The environmental peril that the human race and our planet face comes with two edges of the sword; Earth is warming due to the overuse of fossil fuels, and the air and water we all need to survive is becoming ever more polluted. In order to get us out of this mess, we need to combat both of these issues.

Enter: A group of researchers at the University of Antwerp and KU Leuven. They have come up with an ingenious idea to tackle both issues at the same time.

They have built a device that uses chemical reactions to purify air where harmful pollutants exist, and simultaneously produce hydrogen gas as a bi-product, which can be used as a fuel.

USING NANOMATERIALS

In normal circumstances, the way to produce hydrogen gas is via ‘hydrolysis’. This is where an electrical current is charged through water, forcing the hydrogen and oxygen molecules to split, thus creating the gas.

The Antwerp and Leuven team was using different nanomaterials to try and make the process more efficient when they noticed that their nanomaterial worked even better with polluted air.

HOW IT WORKS

From there, they created a two-sided device that would maximise their nanomaterial’s efficiency. On one side, the nanomaterial, titanium dioxide, splits apart a wide variety of organic pollutants using nothing but the power of the sun. On the other side, the energy generated from this reaction is used to produce hydrogen gas.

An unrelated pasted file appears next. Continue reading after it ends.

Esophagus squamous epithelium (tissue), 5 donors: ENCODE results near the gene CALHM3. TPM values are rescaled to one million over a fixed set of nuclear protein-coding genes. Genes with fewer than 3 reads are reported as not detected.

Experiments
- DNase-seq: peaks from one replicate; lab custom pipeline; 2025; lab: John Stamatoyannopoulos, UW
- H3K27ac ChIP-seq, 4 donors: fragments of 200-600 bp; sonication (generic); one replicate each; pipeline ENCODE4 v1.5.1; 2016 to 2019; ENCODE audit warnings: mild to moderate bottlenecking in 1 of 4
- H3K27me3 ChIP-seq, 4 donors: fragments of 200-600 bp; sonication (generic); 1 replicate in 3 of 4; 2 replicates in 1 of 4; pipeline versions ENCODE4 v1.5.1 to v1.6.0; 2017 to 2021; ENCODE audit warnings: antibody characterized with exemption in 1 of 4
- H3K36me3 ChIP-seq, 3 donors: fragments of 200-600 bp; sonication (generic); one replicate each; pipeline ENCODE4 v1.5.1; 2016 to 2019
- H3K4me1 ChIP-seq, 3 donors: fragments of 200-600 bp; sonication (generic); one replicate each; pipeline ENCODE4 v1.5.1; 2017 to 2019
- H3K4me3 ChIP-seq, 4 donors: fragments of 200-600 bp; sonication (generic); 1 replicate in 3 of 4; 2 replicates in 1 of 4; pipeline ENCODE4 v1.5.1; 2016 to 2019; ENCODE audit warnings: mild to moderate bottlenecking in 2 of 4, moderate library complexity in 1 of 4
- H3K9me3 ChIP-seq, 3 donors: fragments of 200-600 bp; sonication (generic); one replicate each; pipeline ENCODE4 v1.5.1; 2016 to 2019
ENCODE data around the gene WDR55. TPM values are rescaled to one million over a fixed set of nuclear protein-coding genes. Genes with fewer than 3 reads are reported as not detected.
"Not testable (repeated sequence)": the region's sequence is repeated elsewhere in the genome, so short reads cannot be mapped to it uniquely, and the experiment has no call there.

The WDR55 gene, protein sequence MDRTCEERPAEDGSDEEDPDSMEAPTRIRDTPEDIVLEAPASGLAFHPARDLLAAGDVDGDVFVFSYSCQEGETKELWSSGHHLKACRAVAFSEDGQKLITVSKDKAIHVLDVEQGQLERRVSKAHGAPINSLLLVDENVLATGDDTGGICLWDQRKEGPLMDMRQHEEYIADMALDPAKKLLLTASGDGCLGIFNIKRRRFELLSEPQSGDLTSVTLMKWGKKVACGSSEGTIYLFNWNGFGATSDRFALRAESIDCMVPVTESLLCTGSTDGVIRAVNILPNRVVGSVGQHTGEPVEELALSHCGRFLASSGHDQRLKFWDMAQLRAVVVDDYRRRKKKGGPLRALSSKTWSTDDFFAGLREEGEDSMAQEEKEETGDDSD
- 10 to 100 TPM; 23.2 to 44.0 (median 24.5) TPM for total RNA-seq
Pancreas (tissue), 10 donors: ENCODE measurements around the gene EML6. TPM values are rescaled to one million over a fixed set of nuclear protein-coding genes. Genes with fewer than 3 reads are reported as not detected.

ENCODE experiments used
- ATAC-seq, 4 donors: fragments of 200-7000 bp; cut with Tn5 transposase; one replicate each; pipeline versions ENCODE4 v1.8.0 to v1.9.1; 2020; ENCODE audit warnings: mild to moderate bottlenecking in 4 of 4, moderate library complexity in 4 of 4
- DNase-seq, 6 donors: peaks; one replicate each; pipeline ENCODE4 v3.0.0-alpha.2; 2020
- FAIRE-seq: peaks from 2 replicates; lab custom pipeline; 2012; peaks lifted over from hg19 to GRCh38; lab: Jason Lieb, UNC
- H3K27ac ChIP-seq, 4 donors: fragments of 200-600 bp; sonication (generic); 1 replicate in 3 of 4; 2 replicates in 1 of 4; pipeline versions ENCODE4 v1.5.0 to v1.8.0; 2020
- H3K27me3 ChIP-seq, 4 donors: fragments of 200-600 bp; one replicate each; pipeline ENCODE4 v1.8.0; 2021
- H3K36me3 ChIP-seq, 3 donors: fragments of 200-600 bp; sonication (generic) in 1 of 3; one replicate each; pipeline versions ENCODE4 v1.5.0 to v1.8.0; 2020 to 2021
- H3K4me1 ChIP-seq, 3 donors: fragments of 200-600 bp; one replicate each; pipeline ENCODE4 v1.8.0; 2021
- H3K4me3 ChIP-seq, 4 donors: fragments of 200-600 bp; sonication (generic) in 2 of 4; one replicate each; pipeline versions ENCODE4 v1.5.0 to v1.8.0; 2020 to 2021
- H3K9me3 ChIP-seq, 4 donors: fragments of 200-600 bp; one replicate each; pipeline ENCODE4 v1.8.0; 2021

“We use a small device with two rooms separated by a membrane,” explains Professor Sammy Verbruggen (UAntwerp/KU Leuven). “Air is purified on one side, while on the other side hydrogen gas is produced from a part of the degradation products. This hydrogen gas can be stored and used later as fuel, as is already being done in some hydrogen buses, for example.”

Currently the device is still in the beginning stages of testing, but the team of researchers are confident that the idea is scalable – which is of course critical to its success.

“We are currently working on a scale of only a few square centimetres. At a later stage, we would like to scale up our technology to make the process industrially applicable. We are also working on improving our materials so we can use sunlight more efficiently to trigger the reactions.”

This technology has the potential to be used on an industrial scale, removing pollutants from the air before they get into and damage our lungs. The hydrogen gas bi-product is just a bonus.